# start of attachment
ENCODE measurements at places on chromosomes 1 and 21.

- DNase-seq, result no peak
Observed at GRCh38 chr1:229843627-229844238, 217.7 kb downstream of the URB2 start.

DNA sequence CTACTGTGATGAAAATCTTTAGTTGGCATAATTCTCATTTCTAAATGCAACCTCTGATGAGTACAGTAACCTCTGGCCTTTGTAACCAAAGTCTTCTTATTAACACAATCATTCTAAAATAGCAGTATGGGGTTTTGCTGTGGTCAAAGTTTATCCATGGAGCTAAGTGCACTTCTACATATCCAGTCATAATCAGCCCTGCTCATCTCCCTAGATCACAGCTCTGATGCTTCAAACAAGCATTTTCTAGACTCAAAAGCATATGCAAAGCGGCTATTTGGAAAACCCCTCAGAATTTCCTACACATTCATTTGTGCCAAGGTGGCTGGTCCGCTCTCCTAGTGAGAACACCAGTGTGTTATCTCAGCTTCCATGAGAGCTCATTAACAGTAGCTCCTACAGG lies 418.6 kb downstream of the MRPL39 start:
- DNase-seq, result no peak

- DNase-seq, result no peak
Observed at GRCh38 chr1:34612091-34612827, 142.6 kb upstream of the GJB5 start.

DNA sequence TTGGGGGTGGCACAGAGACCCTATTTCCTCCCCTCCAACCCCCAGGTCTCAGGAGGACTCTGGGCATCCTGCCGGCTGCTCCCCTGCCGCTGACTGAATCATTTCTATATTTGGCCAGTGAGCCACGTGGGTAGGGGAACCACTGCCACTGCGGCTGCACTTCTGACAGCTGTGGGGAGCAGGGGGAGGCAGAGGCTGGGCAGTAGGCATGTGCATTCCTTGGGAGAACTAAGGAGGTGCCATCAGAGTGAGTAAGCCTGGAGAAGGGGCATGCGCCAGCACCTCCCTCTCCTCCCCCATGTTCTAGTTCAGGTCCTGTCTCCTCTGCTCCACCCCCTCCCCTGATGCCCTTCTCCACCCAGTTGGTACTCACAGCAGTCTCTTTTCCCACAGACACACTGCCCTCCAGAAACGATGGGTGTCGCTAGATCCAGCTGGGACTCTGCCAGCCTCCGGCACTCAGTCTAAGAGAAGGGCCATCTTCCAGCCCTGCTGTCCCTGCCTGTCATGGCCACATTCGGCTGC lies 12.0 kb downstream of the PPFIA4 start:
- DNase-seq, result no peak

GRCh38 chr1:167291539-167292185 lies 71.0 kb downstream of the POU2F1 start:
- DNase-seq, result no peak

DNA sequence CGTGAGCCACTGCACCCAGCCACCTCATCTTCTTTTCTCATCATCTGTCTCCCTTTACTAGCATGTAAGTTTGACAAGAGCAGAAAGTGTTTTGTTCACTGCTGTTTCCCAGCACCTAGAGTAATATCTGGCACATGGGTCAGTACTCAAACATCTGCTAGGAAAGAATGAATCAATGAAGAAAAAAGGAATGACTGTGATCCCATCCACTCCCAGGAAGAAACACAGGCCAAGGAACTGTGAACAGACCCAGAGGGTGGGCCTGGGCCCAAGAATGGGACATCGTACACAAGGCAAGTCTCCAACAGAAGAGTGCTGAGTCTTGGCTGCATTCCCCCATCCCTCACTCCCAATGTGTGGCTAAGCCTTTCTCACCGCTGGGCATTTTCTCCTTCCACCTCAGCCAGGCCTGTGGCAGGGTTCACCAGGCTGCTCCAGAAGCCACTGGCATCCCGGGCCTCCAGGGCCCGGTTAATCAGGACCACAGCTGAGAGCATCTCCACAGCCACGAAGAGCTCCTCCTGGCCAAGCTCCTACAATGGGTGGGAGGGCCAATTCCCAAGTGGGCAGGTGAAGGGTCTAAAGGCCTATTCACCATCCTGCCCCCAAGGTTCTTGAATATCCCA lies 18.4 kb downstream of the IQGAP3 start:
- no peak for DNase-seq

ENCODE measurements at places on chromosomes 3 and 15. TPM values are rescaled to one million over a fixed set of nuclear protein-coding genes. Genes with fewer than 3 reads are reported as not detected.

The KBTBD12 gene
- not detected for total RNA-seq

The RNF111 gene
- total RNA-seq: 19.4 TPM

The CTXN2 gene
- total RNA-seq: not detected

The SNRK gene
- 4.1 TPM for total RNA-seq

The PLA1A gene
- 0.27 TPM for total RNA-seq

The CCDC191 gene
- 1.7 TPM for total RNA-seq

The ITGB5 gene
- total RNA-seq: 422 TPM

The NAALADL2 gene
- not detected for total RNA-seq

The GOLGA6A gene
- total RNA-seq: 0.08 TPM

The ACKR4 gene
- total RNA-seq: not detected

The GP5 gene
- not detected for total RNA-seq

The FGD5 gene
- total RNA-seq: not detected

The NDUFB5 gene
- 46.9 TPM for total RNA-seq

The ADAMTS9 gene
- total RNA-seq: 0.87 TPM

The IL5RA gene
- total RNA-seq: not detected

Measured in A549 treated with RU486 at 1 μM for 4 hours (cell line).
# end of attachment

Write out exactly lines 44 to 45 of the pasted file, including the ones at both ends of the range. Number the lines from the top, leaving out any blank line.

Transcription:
- total RNA-seq: not detected

Measured in A549 treated with RU486 at 1 μM for 4 hours (cell line).